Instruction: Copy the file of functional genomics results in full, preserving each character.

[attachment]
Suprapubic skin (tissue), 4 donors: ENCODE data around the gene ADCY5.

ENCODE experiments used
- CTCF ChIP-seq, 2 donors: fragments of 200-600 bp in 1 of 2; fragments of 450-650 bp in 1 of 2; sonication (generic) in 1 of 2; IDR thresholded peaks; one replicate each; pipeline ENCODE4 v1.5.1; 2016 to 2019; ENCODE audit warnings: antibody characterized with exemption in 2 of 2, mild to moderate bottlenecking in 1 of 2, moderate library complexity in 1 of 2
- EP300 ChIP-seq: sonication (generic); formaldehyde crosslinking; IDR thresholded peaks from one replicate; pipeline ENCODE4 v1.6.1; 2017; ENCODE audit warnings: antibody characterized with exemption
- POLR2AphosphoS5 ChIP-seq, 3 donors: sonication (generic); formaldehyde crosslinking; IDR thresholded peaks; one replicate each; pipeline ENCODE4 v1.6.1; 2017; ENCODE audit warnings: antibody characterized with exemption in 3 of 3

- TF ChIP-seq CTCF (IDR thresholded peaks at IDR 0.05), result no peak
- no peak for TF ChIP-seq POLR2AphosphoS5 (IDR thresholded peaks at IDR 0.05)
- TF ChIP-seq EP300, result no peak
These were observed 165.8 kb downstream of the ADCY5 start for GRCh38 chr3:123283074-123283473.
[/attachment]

Suprapubic skin (tissue), 4 donors: ENCODE data around the gene ADCY5.

ENCODE experiments used
- CTCF ChIP-seq, 2 donors: fragments of 200-600 bp in 1 of 2; fragments of 450-650 bp in 1 of 2; sonication (generic) in 1 of 2; IDR thresholded peaks; one replicate each; pipeline ENCODE4 v1.5.1; 2016 to 2019; ENCODE audit warnings: antibody characterized with exemption in 2 of 2, mild to moderate bottlenecking in 1 of 2, moderate library complexity in 1 of 2
- EP300 ChIP-seq: sonication (generic); formaldehyde crosslinking; IDR thresholded peaks from one replicate; pipeline ENCODE4 v1.6.1; 2017; ENCODE audit warnings: antibody characterized with exemption
- POLR2AphosphoS5 ChIP-seq, 3 donors: sonication (generic); formaldehyde crosslinking; IDR thresholded peaks; one replicate each; pipeline ENCODE4 v1.6.1; 2017; ENCODE audit warnings: antibody characterized with exemption in 3 of 3

- TF ChIP-seq CTCF (IDR thresholded peaks at IDR 0.05), result no peak
- no peak for TF ChIP-seq POLR2AphosphoS5 (IDR thresholded peaks at IDR 0.05)
- TF ChIP-seq EP300, result no peak
These were observed 165.8 kb downstream of the ADCY5 start for GRCh38 chr3:123283074-123283473.